The End of Average, part 3

This is the final post on the The End of Average by Todd Rose. Check out part 1 and part 2 to see the whole series.

This post will focus on two ideas that come out of the second half of the book that have great relevance to our work as K-12 educators: if-then signatures and competency-based learning.

If-then signatures for personal learning profiles

Rose shares his experience receiving guidance from his academic adviser at Weber State that sounded personalized, but turned out to be identical to the advice given to a student with a very different academic background. How often do we give advice or feedback to students that is meaningfully different from the advice that we provide to others? If everything is pretty much the same, is it really personalizedReferencing work by University of Washington psychology professor Yuichi Shoda, Rose develops the argument that personality and character traits are context dependent and not absolute. A person who behaves one way in a particular situation might behave very differently in another situation. For example, Chris might be very extroverted when holding a microphone but very reserved when making small talk in large group settings. Shoda and Rose suggest an “if-then” model for personality and character traits:

If Chris is holding a microphone, then he is extroverted.

If Chris is milling through a large group, then he is introverted.

Taken in a larger set, these if-then statements provide a crucial set of information to have in personal learning profiles. Having information about the if-then signatures of individual learners is critical for students to know about themselves, for teachers to know about their students, and for principals and coaches to know about teachers. With some if-then information, students could receive truly personalized counseling advice or more effective feedback from formative assessments. These don’t need to be exhaustive profiles, they could start with a small set of traits in relevant contexts and be added to as needed. It’s also important to consider that, especially for students, these traits are likely to change over time.


Competency-based learning

Our K-12 system has a challenging relationship with grades. On one hand, grades are a time-honored way of providing progress and summative feedback to students and families, as well as communicating information about performance to higher education and employers. On the other hand, this information can be highly subjective and difficult to interpret. Standards-based grading practices increases the clarity of information regarding student performance but often provide additional confusion to parents expecting single-letter grades or who are unfamiliar with current state standards.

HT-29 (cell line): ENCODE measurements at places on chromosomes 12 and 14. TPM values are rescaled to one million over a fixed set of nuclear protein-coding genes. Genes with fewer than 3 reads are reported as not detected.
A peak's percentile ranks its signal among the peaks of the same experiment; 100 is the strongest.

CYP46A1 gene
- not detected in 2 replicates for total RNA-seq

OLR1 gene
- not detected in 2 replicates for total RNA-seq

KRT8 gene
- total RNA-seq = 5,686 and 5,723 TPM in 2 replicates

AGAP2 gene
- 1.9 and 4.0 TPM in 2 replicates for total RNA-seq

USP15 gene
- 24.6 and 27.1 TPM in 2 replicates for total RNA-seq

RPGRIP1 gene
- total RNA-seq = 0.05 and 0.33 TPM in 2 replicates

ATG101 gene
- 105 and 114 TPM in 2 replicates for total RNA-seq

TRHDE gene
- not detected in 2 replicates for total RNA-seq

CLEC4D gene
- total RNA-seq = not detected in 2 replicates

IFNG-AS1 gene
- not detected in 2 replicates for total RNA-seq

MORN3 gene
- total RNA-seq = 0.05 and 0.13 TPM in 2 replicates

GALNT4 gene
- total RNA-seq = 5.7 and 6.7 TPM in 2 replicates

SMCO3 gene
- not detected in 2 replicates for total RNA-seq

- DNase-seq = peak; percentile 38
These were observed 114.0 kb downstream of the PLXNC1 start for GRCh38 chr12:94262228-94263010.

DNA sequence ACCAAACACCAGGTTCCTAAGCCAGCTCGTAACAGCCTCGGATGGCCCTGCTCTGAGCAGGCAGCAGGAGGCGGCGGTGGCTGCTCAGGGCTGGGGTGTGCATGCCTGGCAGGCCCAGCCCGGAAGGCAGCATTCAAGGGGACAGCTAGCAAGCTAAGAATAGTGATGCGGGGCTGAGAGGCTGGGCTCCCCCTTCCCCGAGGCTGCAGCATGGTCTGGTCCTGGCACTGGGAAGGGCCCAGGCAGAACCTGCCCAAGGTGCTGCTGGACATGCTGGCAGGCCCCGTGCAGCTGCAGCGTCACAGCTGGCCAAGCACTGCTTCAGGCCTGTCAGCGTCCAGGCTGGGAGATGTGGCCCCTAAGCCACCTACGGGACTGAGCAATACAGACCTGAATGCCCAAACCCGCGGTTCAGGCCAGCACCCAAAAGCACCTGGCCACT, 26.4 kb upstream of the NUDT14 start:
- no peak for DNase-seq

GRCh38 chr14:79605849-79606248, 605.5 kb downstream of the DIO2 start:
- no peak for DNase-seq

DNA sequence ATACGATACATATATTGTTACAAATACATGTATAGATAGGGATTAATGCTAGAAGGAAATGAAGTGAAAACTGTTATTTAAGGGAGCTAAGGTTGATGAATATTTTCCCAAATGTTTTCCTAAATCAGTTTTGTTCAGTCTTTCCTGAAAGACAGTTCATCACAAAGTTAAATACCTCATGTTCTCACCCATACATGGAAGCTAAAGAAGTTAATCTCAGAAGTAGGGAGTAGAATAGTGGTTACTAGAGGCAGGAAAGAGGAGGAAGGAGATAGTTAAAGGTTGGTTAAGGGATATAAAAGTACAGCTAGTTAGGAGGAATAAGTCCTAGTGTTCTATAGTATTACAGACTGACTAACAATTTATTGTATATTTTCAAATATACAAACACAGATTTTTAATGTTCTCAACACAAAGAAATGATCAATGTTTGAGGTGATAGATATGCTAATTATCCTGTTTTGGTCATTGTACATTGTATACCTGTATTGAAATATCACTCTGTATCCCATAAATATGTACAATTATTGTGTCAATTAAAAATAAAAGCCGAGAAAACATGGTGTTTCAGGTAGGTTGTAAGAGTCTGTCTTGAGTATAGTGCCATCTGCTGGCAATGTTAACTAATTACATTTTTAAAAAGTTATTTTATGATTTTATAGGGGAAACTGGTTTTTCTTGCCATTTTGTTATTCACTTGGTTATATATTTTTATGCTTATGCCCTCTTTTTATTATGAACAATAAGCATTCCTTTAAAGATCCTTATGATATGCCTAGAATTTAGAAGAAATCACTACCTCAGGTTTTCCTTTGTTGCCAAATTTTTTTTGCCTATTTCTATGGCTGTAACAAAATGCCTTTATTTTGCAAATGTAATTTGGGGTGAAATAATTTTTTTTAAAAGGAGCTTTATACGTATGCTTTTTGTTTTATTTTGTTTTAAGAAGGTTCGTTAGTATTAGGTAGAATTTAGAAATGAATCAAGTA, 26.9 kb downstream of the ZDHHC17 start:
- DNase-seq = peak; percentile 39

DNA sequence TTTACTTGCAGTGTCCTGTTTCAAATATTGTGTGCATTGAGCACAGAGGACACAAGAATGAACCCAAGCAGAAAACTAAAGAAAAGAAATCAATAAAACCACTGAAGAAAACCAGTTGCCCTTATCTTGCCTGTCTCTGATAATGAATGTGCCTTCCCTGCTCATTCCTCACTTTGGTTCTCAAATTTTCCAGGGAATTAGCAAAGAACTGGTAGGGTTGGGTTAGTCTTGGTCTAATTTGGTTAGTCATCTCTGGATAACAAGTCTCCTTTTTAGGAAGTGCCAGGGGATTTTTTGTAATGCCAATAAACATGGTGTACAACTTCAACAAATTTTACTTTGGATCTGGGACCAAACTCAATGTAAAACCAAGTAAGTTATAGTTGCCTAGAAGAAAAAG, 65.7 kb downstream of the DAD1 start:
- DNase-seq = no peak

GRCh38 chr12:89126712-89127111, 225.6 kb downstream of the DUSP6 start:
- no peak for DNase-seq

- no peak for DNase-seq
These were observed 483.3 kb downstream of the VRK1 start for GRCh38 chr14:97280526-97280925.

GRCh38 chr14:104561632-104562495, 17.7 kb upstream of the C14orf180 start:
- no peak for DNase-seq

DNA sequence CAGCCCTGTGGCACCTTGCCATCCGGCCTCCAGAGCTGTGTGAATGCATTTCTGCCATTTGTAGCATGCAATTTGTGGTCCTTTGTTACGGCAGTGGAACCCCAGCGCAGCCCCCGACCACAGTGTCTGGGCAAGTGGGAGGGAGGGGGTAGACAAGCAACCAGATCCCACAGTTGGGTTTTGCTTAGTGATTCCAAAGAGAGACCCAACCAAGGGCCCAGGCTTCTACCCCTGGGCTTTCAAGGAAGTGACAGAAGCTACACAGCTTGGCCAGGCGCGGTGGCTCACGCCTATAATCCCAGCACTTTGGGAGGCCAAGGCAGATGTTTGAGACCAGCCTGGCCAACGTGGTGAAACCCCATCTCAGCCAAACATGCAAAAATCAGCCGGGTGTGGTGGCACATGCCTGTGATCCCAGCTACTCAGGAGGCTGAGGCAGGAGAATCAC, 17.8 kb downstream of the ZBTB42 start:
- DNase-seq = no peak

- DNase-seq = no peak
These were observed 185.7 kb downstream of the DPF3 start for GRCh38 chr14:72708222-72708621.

Writing about higher education specifically, Rose suggests moving toward a competency-based system, where students receive credentials not for completing a course but for demonstrating sufficient mastery of specific knowledge and skills. Acquiring the knowledge and skills will take students different amounts of time and would need to be self-paced. Rose cites Western Governors University as an innovator in providing a competency-based approach to its programs, including business, education, healthcare, and IT.

In Evergreen, we have a few examples of self-paced learning for professionals already. What other professional learning could be competency-based? Perhaps more importantly, what learning for our students could be competency-based? We currently have Collection of Evidence portfolios for students who did not meet standard on high school assessments, but perhaps this model could be adapted for use before students even take a state assessment or become credit-deficient. There are exciting opportunities for granting students credit for learning content and skills outside of the traditional semester calendar.


Moving from average to personalization

What are some of the steps that we can take in the short term?

As teachers and students work to create our initial versions of personal learning profiles, we can help students to become aware of and catalog their own if-then signatures. When are we most successful as learners? What changes can we make to help students be more successful as individuals? What are the most important “if” contexts for us to consider? A possible short list to get started:

  • If I have a role in a group, then ____.
  • If I am in a small, unstructured group, then ____.
  • If I am presenting to a group, then ____.

We can create competency-based opportunities for students in the short term within our own classes. Using tools like itslearning and Safari Montage, teachers can create playlists of resources, tasks, and activities for students to move through at their own pace. Some students may need time with each resource, while others may be able to show mastery having investigated only a few resources. Tools like single point rubrics can also provide ways for students and teachers to focus more on competence and less on labeling work on a scale.

Have thoughts about The End of Average or some of the ideas shared in this series? Let us know what you’re thinking in the comments and what your ideas are to move forward.


One thought on “The End of Average, part 3

  1. Thank you.
    It’s always to read a review of a book I enjoyed. And while most of what Rose suggested seemed targeted at a higher education audience I think the idea of a “jagged profile” may become my mental image of personalized learning.


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